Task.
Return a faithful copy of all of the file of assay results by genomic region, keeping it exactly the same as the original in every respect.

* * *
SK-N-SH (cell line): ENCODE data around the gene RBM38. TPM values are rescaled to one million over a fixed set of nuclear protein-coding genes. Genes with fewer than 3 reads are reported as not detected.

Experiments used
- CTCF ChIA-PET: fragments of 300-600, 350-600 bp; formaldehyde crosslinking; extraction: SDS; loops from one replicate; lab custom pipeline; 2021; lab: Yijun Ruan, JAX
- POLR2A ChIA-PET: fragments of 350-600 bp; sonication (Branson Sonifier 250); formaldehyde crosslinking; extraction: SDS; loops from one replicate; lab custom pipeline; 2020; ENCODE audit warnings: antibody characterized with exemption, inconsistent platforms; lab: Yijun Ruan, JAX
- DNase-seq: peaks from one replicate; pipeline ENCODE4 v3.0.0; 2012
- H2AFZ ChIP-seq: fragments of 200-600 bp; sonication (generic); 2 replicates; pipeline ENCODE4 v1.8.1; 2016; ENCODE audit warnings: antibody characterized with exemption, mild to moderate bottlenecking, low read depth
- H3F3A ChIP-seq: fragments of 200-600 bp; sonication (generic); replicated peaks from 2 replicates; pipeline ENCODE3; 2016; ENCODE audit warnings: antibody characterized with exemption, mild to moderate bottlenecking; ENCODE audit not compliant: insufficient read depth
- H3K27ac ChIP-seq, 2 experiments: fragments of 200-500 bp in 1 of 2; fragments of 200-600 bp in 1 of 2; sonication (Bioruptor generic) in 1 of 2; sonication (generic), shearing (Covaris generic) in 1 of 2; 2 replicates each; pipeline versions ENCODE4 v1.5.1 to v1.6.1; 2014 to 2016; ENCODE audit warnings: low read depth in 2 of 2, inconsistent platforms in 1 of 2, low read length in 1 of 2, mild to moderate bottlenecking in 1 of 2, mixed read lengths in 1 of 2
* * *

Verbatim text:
SK-N-SH (cell line): ENCODE data around the gene RBM38. TPM values are rescaled to one million over a fixed set of nuclear protein-coding genes. Genes with fewer than 3 reads are reported as not detected.

Experiments used
- CTCF ChIA-PET: fragments of 300-600, 350-600 bp; formaldehyde crosslinking; extraction: SDS; loops from one replicate; lab custom pipeline; 2021; lab: Yijun Ruan, JAX
- POLR2A ChIA-PET: fragments of 350-600 bp; sonication (Branson Sonifier 250); formaldehyde crosslinking; extraction: SDS; loops from one replicate; lab custom pipeline; 2020; ENCODE audit warnings: antibody characterized with exemption, inconsistent platforms; lab: Yijun Ruan, JAX
- DNase-seq: peaks from one replicate; pipeline ENCODE4 v3.0.0; 2012
- H2AFZ ChIP-seq: fragments of 200-600 bp; sonication (generic); 2 replicates; pipeline ENCODE4 v1.8.1; 2016; ENCODE audit warnings: antibody characterized with exemption, mild to moderate bottlenecking, low read depth
- H3F3A ChIP-seq: fragments of 200-600 bp; sonication (generic); replicated peaks from 2 replicates; pipeline ENCODE3; 2016; ENCODE audit warnings: antibody characterized with exemption, mild to moderate bottlenecking; ENCODE audit not compliant: insufficient read depth
- H3K27ac ChIP-seq, 2 experiments: fragments of 200-500 bp in 1 of 2; fragments of 200-600 bp in 1 of 2; sonication (Bioruptor generic) in 1 of 2; sonication (generic), shearing (Covaris generic) in 1 of 2; 2 replicates each; pipeline versions ENCODE4 v1.5.1 to v1.6.1; 2014 to 2016; ENCODE audit warnings: low read depth in 2 of 2, inconsistent platforms in 1 of 2, low read length in 1 of 2, mild to moderate bottlenecking in 1 of 2, mixed read lengths in 1 of 2